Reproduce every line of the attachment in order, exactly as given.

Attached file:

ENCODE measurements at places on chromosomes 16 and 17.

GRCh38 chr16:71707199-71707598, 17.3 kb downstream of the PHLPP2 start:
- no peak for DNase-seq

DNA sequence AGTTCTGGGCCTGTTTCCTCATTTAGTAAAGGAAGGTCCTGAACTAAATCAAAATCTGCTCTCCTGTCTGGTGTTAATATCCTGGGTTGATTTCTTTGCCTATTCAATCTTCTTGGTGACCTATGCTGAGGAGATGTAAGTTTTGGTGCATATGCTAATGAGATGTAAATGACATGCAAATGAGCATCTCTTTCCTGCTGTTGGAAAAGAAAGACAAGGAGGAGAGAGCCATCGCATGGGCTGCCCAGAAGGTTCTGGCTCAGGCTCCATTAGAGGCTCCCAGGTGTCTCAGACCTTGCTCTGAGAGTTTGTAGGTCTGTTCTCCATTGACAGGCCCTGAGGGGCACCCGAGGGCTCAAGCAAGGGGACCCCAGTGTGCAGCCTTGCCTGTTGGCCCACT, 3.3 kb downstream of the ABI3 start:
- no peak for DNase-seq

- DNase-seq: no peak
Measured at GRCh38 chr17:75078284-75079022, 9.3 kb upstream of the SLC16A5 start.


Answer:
ENCODE measurements at places on chromosomes 16 and 17.

GRCh38 chr16:71707199-71707598, 17.3 kb downstream of the PHLPP2 start:
- no peak for DNase-seq

DNA sequence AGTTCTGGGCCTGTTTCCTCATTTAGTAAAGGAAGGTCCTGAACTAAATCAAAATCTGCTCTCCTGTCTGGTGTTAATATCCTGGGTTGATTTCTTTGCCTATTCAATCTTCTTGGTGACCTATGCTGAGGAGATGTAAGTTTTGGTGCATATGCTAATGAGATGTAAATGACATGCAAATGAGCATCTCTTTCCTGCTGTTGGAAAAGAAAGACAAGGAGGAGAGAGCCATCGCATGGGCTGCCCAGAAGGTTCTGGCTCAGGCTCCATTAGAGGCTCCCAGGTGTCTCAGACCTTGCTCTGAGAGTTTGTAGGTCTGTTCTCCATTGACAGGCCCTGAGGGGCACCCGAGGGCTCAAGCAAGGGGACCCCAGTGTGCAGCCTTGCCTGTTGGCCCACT, 3.3 kb downstream of the ABI3 start:
- no peak for DNase-seq

- DNase-seq: no peak
Measured at GRCh38 chr17:75078284-75079022, 9.3 kb upstream of the SLC16A5 start.